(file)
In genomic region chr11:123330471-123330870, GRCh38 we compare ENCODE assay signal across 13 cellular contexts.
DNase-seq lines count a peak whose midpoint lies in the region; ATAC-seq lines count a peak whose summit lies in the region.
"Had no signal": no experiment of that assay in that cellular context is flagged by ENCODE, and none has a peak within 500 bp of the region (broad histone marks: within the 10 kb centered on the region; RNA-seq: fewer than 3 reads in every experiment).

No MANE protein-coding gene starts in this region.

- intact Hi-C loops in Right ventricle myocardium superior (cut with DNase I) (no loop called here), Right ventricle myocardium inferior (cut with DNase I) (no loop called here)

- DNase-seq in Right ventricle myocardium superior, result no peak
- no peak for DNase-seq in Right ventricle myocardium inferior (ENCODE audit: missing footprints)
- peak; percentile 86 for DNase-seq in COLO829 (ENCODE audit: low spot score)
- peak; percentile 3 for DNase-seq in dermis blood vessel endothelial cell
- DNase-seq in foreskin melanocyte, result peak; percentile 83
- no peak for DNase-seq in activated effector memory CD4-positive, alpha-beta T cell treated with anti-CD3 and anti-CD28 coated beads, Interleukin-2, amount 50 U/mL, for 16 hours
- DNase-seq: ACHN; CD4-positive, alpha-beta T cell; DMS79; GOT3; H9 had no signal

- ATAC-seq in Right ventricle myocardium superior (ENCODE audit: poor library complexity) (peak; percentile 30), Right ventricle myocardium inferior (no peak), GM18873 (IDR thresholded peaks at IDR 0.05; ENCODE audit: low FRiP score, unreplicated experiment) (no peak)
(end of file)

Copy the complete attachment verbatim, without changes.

In genomic region chr11:123330471-123330870, GRCh38 we compare ENCODE assay signal across 13 cellular contexts.
DNase-seq lines count a peak whose midpoint lies in the region; ATAC-seq lines count a peak whose summit lies in the region.
"Had no signal": no experiment of that assay in that cellular context is flagged by ENCODE, and none has a peak within 500 bp of the region (broad histone marks: within the 10 kb centered on the region; RNA-seq: fewer than 3 reads in every experiment).

No MANE protein-coding gene starts in this region.

- intact Hi-C loops in Right ventricle myocardium superior (cut with DNase I) (no loop called here), Right ventricle myocardium inferior (cut with DNase I) (no loop called here)

- DNase-seq in Right ventricle myocardium superior, result no peak
- no peak for DNase-seq in Right ventricle myocardium inferior (ENCODE audit: missing footprints)
- peak; percentile 86 for DNase-seq in COLO829 (ENCODE audit: low spot score)
- peak; percentile 3 for DNase-seq in dermis blood vessel endothelial cell
- DNase-seq in foreskin melanocyte, result peak; percentile 83
- no peak for DNase-seq in activated effector memory CD4-positive, alpha-beta T cell treated with anti-CD3 and anti-CD28 coated beads, Interleukin-2, amount 50 U/mL, for 16 hours
- DNase-seq: ACHN; CD4-positive, alpha-beta T cell; DMS79; GOT3; H9 had no signal

- ATAC-seq in Right ventricle myocardium superior (ENCODE audit: poor library complexity) (peak; percentile 30), Right ventricle myocardium inferior (no peak), GM18873 (IDR thresholded peaks at IDR 0.05; ENCODE audit: low FRiP score, unreplicated experiment) (no peak)